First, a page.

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Between 1984 and 1988, a study was conducted to evaluate the frequency of rabies virus neutralizing antibodies in raccoons (Procyon lotor) in two counties in Iowa. Nine hundred eighty five raccoons were trapped and tagged in Guthrie and Cerro Gordo counties during the spring, summer and fall of each year. Sex, age and weight were recorded for each animal and a blood sample was collected. Serum samples were tested for the presence of serum neutralizing antibodies (SNA) by the rapid fluorescent focus inhibition test (RFFIT), mouse serum neutralization test (MSN), and an indirect fluorescent antibody (IFA) technique for detecting immunoglobulin G. Fifty-one raccoons (5%) were found to have SNA by the RFFIT. Thirty-six serum samples (24 with RFFIT antibody titer greater than 3.0, and 12 less than 3.0) were also tested by the MSN, with results correlating well with the RFFIT results (r = 0.86, P less than 0.01, Kappa = 0.93). In 35 raccoons with SNA by the RFFIT, six individuals had immunoglobulin G binding activity by the IFA test. These results provided serologic evidence of exposure of raccoons to rabies virus in an area free of enzootic raccoon rabies.
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A longitudinal study of canine distemper (CD) among domestic dogs on Malsai communal land to the north of the Masai Mara National Reserve in Kenya was conducted from 1989 to 1991. Prevalence of antibodies to CD was very low among domestic dogs in 1989 and 1990 (4%, n = 49; and 1%, n = 119, respectively) and no African wild dogs (Lycaon pictus; n = 16) collected simultaneously from the same area had detectable antibodies. Among 51 domestic dogs sampled in 1991, however, prevalence of CD antibodies rose significantly (P < 0.01) to 76%. Disease-related mortality rates among domestic dogs were estimated from 1990 to 1992; they rose significantly (P < 0.01) from 21% in 1990 to 50% in 1991 and then decreased significantly (P < 0.01) to 38% in 1992. The 1992 mortality rate remained significantly (P < 0.01) higher than that of 1990. Signs observed in clinically ill domestic dogs were consistent with CD and included listlessness, decreased appetite, bilateral serous to mucopurulent oculonasal discharge, and diarrhea. No carcasses could be retrieved for virus isolation and postmortem examination. Concurrent with this CD epizootic in domestic dogs, the known African wild dog packs in this region disappeared.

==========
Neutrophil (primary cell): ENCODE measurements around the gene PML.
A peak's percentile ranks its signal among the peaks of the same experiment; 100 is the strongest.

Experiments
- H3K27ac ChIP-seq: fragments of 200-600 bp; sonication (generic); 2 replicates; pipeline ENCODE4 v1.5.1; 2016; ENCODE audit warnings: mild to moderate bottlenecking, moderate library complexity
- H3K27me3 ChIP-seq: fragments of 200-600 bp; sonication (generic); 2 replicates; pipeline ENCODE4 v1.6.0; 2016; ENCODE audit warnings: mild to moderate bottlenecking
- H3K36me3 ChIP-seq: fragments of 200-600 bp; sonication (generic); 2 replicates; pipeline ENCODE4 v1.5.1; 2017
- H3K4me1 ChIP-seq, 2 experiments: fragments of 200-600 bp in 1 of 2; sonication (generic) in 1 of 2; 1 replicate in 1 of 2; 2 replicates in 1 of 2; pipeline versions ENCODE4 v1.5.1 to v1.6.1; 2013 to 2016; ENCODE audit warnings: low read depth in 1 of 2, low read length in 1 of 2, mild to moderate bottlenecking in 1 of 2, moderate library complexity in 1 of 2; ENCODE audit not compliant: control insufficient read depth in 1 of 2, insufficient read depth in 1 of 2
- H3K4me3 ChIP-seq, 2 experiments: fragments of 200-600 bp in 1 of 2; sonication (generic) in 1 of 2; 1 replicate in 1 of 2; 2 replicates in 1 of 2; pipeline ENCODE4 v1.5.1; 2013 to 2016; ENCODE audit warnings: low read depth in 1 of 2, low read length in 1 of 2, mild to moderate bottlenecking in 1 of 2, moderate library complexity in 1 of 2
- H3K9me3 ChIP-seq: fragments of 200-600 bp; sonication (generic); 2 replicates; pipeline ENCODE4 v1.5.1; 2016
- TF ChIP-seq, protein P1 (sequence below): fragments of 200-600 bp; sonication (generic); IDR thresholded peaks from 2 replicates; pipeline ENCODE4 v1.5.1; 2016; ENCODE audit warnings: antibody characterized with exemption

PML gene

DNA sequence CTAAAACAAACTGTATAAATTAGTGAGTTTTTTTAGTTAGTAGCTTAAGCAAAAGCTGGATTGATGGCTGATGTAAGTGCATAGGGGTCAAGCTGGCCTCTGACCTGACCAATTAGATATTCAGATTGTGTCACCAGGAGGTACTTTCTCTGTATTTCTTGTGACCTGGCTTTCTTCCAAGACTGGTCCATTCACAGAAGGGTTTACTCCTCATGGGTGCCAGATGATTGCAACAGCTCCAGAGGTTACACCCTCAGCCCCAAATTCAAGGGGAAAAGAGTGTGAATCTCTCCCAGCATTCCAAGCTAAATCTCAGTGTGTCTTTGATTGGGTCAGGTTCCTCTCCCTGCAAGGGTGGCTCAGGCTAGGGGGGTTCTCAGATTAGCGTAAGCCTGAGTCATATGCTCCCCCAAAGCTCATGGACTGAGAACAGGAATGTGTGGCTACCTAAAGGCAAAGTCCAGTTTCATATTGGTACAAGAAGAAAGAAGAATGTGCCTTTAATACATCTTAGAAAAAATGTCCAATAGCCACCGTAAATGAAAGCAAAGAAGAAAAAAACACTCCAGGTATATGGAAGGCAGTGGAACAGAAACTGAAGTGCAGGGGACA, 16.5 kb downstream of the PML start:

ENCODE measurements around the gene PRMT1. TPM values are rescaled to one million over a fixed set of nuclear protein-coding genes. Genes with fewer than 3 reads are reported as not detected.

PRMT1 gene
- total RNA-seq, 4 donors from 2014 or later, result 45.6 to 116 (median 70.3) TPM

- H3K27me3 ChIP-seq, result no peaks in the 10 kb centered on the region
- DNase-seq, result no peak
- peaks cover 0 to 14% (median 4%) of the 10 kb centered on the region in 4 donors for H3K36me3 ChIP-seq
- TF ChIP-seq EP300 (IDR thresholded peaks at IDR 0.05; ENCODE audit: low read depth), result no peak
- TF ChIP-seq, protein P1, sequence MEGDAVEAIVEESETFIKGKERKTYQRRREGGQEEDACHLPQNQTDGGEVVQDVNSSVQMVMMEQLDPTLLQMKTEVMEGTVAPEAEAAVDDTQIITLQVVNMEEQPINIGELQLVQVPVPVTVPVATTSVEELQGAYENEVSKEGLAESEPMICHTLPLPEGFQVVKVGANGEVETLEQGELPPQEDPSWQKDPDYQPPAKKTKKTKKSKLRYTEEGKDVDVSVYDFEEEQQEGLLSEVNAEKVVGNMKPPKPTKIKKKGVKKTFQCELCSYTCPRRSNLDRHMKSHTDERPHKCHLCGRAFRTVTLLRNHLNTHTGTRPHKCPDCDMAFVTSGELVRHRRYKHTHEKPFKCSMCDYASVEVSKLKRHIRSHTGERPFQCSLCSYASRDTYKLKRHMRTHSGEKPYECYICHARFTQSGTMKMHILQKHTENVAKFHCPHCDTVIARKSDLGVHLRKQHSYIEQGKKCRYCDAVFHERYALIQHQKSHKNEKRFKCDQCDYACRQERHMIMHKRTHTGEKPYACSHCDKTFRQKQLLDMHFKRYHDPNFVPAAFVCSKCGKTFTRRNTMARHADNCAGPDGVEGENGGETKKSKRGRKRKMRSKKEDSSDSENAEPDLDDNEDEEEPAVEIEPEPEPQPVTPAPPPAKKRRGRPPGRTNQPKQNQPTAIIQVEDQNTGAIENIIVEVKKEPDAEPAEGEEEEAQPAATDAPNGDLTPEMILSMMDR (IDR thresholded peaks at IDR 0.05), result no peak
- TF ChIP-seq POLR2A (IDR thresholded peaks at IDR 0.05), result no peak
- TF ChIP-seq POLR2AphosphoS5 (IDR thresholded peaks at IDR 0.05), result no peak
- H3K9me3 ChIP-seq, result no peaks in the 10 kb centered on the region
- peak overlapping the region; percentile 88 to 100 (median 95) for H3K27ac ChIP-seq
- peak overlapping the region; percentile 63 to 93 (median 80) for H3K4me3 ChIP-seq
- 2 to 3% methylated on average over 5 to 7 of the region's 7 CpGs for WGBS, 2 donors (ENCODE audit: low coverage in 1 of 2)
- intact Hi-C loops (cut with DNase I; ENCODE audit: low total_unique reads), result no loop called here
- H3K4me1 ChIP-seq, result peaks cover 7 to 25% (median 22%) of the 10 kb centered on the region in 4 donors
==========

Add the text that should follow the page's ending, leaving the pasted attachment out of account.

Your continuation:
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Canine distemper virus (CDV) infection occurred in captive leopards (Panthera pardus), tigers (Panthera tigris), lions (Panthera leo), and a jaguar (Panthera onca) in 1991 and 1992. An epizootic affected all 4 types of cats at the Wildlife Waystation, San Fernando, California, with 17 mortalities. CDV-infected raccoons were thought to be the source of infection in these cats. Two black leopards died at the Naibi Zoo, Coal Valley, Illinois, and 2 tigers died at the Shambala Preserve, Acton, California. Initial clinical signs were anorexia with gastrointestinal and/or respiratory disease followed by seizures. Canine distemper virus was isolated from 3 leopards, 3 tigers, and 3 lions that died or were euthanized when moribund. Monoclonal antibody testing identified the virus isolates as CDV. Gross and histopathologic findings were similar to those found in canids with distemper with a few exceptions. There were fewer lesions in the brain, and there was a pronounced type 2 cell proliferation in the lung, with inclusion bodies and CDV antigen demonstrated by immunohistology. Neutralizing antibody to CDV was found in high titers in serum from most animals but was absent or was found only in low titers in some cats that succumbed after CDV infection. There was a marked difference in neutralizing antibody titers when tests were done with different strains of CDV.